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Family Law

Do I have to go to court? What are the alternatives?

By July 25, 2016No Comments

By Angela Li

Going to court, for most clients, is a stressful and expensive ordeal. The first thing a lot of our clients say to us is, “We don’t want to go to court.”

So, what are the alternatives to court?

There are a number of options that you could consider as alternatives to going to court. Here are a few below:

  1. Settlement conference between you, your ex, and your lawyers. This is a process where you and your ex, with the assistance of your lawyers, meet around a table to try and resolve the issues then and there. Sometimes all it takes it for all parties involved to get together around a table and discuss all the issues together, rather than having the lawyers write endless letters back and forth. In our experience, a settlement conference will be most ideal if there is a relatively narrow scope of issues and where there is some respect between the parties. The advantage of a 4 way settlement conference is that you and your ex can make the final decision about what’s going to happen to your assets or your children.
  1. Private mediation. This is similar to a settlement conference, but having a mediator involved. The mediator will facilitate the meeting and work with both parties (and the lawyers) to try and reach an agreement. We often suggest using an experienced mediator, for example, a family law barrister or an ex-judge.
  1. Arbitration. This is a process where the parties choose a private arbitrator to act in the shoes of a judge. The process essentially is the same as court in that both parties will prepare affidavits, be cross examined, and the lawyers will make submissions. The arbitrator’s decision will be binding upon the parties. The advantage that arbitration offers over court is that the whole process can take place much faster, with a final decision made within 6 to 8 weeks (as opposed to the court process which could take years).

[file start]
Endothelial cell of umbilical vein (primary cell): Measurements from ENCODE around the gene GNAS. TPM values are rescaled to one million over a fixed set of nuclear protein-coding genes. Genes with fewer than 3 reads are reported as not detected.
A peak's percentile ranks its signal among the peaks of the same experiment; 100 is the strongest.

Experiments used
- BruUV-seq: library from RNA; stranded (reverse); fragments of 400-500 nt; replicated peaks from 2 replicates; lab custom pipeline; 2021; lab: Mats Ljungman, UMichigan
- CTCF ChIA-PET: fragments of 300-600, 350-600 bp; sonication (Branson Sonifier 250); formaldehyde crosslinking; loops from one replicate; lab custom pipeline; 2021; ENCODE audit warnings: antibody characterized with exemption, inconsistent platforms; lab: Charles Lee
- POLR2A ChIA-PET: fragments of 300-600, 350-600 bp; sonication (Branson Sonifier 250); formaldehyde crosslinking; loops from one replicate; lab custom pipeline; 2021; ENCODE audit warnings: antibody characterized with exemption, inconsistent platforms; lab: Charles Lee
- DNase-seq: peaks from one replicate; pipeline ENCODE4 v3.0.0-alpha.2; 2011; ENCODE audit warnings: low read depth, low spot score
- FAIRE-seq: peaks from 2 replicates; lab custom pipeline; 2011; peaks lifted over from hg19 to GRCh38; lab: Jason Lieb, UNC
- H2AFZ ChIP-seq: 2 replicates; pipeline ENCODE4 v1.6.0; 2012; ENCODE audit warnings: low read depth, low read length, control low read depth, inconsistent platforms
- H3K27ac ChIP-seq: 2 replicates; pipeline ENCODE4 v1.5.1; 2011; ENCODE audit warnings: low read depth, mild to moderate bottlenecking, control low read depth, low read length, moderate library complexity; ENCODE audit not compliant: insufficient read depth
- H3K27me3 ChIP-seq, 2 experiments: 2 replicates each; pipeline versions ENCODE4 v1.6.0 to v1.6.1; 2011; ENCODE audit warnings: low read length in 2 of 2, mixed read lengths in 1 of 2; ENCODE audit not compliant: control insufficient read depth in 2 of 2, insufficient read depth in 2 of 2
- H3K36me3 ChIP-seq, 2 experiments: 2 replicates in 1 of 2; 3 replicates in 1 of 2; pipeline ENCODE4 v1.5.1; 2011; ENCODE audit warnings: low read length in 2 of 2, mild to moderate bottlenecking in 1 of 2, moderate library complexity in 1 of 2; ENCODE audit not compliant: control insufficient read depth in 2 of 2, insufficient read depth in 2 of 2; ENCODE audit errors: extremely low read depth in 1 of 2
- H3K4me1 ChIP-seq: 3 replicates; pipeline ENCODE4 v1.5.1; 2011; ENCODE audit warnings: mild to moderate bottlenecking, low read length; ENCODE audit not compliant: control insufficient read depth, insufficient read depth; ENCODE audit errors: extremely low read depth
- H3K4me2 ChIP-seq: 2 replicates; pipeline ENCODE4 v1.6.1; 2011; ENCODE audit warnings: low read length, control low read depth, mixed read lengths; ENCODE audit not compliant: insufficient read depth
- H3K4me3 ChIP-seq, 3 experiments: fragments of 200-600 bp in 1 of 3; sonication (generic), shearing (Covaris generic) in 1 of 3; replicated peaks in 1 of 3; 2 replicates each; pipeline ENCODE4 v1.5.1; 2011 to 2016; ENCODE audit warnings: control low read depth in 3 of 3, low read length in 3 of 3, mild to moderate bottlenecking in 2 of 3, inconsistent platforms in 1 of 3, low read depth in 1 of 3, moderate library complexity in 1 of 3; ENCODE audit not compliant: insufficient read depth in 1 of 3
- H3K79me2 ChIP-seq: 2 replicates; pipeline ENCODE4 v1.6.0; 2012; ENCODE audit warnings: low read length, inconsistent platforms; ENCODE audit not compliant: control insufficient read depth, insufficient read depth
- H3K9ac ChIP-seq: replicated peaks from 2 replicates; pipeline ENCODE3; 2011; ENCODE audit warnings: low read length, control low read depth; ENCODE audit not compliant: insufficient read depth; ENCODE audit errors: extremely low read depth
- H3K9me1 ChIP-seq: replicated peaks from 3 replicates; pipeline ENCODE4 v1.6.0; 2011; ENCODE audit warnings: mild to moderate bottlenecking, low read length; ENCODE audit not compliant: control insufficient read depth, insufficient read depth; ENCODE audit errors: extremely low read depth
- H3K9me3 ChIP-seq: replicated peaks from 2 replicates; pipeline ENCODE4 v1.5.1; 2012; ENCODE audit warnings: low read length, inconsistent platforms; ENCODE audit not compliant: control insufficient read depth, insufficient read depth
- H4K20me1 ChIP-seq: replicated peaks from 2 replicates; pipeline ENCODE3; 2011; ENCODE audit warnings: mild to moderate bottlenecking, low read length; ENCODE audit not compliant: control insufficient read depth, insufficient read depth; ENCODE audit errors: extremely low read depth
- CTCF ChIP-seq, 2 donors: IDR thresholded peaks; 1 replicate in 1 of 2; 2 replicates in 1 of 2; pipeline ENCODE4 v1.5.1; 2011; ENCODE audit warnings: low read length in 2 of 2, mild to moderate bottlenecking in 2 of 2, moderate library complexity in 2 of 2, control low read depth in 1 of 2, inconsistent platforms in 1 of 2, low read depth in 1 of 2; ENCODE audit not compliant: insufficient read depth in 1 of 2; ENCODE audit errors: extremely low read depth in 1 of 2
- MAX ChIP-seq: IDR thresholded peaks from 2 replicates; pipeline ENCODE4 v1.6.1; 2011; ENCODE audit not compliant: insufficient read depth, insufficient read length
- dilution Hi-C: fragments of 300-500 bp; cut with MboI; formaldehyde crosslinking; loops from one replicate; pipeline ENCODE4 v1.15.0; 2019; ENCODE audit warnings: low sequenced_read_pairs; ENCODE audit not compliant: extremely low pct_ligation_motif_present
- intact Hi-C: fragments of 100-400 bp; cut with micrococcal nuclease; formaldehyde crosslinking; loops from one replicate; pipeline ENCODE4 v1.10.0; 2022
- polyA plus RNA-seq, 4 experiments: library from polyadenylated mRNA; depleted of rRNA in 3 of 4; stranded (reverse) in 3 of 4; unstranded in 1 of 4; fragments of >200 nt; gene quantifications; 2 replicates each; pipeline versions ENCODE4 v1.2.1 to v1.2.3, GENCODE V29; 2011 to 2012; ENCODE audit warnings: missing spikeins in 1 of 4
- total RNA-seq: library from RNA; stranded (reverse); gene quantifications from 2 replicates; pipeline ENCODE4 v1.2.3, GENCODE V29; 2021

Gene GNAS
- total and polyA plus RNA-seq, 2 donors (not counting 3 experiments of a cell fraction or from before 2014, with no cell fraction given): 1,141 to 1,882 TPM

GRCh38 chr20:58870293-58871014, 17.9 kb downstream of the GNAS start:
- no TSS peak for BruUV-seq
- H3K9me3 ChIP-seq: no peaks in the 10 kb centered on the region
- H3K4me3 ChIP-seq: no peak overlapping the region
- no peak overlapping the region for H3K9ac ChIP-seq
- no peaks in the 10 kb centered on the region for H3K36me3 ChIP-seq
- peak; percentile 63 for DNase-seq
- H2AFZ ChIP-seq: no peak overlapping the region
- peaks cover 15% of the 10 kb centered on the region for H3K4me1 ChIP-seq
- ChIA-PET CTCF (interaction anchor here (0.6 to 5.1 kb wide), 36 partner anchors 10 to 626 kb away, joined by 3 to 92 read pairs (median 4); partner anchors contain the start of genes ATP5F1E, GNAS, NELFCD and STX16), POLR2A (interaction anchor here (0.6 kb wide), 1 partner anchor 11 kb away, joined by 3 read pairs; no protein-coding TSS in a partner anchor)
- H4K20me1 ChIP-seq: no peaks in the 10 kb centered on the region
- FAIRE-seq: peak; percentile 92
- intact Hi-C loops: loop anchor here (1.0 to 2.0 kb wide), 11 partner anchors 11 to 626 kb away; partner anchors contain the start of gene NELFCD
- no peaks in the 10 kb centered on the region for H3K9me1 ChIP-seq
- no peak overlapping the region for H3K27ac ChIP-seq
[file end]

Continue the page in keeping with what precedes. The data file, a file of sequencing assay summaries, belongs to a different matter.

1. Collaboration. This is a process where the parties, together with their respective Collaboratively trained lawyers, meet in a series of 4 way conferences to explore the deeper interests and needs of each party. Collaboration is a process that requires both parties to be able to ‘stand in the shoes’ of the other, and may, in many cases, involve ‘thinking outside the box’ to reach a ‘win-win’ solution, without simply focusing on your rights under the Family Law Act. For more information on Collaboration in Canberra, have a look at the website of the Canberra Collaborative practice group here: http://collaborativepracticecanberra.com.au/

If you would like to discuss whether any of these options might work for your matter, even if you’re already in court, please don’t hesitate to call Alliance Family Law on (02) 6223 2400.

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